"You can't teach an old dogma new tricks." - Dorothy Parker

Wesley R. Elsberry

Posts: 4966
Joined: May 2002

(Permalink) Posted: Mar. 13 2004,15:19   

Open Letter to William Dembski (emailed 2004/03/13)

I'm aware of the challenge you've floated on ARN to identify criticisms that were not addressed in "The Design Revolution".

As a thoughtful critic, I'm working on this carefully. I don't expect to be able to give you a list immediately. You shouldn't expect to receive it immediately. After all, you are essentially calling on critics to establish a negative, which even if not impossible in principle, certainly requires a complete review of the available evidence to assure non-presence. This is tedious and time-consuming work. Complaining that a response isn't forthcoming within a couple of weeks seems a bit unfair, especially in light of how long some critics have waited for answers to previous inquiries.

As I've indicated already on the AE board, I do find the absence of various critics in the index troubling. The response that you gave that you are concentrating on criticisms rather than critics rings somewhat hollow, given that you've chosen to fill the index with names of critics (and other people) to the exclusion of listing concepts.

Listing people in the acknowledgements but not noting their work in discussion of the concepts they have raised is also troubling. For one thing, it misleads the reader. If you bring up a criticism that has been broached by many critics, but only cite a small fraction of critics who have raised the issue, it would tend to make the reader believe that the concept being discussed is somehow less of an issue, being the concern of some small number of critics. This is especially the case for those instances where you have raised a concept and reduced the number of critics cited on that concept to *zero*. This is the case for your string change such that where you previously said "falsifiability" you now say "refutability", but do not acknowledge the critics who pointed out that a problem existed in your use of "falsifiability" (Chapter 39). That list would include me, and it's one of the few places that I can see that an argument from a critic has been found convincing by you.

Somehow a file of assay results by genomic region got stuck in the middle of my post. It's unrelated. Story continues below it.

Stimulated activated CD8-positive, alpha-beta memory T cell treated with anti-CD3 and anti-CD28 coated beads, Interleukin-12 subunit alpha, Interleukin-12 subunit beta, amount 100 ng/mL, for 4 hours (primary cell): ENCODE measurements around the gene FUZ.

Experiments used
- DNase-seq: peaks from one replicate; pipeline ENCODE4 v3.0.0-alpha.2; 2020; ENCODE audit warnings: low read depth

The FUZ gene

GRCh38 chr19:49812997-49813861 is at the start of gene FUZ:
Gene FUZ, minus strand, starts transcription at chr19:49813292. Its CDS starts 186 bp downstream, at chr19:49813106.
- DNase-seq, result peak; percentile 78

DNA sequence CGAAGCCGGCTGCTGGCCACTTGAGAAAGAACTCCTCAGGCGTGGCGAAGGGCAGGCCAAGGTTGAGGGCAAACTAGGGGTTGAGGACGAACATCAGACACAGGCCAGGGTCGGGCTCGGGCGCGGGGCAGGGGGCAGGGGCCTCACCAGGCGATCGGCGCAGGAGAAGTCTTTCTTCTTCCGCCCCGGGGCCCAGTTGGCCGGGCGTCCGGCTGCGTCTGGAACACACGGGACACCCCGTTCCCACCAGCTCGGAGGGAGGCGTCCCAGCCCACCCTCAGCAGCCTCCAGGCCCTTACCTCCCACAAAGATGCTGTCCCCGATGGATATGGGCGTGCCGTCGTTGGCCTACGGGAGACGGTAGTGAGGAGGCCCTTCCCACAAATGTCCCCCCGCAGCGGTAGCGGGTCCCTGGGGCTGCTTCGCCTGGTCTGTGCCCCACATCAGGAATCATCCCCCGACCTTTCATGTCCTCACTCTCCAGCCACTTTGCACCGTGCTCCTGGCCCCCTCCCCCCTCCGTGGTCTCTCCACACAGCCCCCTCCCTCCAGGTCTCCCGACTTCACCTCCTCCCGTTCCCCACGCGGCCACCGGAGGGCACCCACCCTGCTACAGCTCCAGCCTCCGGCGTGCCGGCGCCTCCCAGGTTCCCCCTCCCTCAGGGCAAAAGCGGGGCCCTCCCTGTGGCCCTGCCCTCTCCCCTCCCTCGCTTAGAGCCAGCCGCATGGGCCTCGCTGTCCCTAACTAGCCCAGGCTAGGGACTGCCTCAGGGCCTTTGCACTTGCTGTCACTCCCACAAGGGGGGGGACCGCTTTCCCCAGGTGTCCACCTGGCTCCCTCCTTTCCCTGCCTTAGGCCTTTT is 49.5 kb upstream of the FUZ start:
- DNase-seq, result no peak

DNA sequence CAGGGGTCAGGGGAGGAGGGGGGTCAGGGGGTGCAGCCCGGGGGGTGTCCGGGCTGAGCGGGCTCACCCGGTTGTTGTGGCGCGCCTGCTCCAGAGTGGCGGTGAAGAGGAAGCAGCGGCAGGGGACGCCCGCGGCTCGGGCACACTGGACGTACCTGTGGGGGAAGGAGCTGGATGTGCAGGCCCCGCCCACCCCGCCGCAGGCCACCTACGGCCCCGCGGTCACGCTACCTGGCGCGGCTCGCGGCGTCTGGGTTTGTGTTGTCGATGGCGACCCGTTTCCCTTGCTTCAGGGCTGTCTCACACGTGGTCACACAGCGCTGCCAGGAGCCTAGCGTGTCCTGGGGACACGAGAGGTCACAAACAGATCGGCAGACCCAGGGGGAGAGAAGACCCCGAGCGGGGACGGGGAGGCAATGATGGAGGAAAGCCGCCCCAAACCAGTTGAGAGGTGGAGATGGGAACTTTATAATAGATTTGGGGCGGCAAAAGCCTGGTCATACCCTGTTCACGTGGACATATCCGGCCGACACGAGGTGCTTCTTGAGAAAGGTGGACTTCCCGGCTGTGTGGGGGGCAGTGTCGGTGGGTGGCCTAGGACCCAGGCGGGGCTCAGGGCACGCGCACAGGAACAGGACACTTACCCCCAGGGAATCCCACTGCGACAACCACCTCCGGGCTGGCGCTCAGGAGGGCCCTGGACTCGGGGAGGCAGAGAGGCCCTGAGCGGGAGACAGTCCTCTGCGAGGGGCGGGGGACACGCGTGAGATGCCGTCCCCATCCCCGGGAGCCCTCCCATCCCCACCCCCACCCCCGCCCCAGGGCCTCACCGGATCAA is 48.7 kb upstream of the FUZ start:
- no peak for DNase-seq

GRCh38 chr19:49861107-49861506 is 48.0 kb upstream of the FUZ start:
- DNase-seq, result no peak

I'm sure that another reason to exclude certain criticisms from the list would be the recency of the critique. This would appear to be the case for the various criticisms incorporated within the essay available at (Elsberry and Shallit 2003).  There are several issues that we raised there which I have not yet found covered, either by reference or by concept, within "The Design Revolution". Whether this is simply because I haven't looked hard enough yet or because they really aren't there I cannot say... at the moment.

Of course, I'm not going to stop with just the part about finding places where whole criticisms have been overlooked.  I'll be delving into the reasons why we don't "see eye to eye" on various other criticisms. I do appreciate your recent openness, as your courtesy in permitting me access to the ISCID bibliography indicates. But where we differ on the issues is precisely where we should be concentrating on making arguments that are convincing, rather than leaving issues in contention lie.


"You can't teach an old dogma new tricks." - Dorothy Parker

  3 replies since Feb. 27 2004,22:13 < Next Oldest | Next Newest >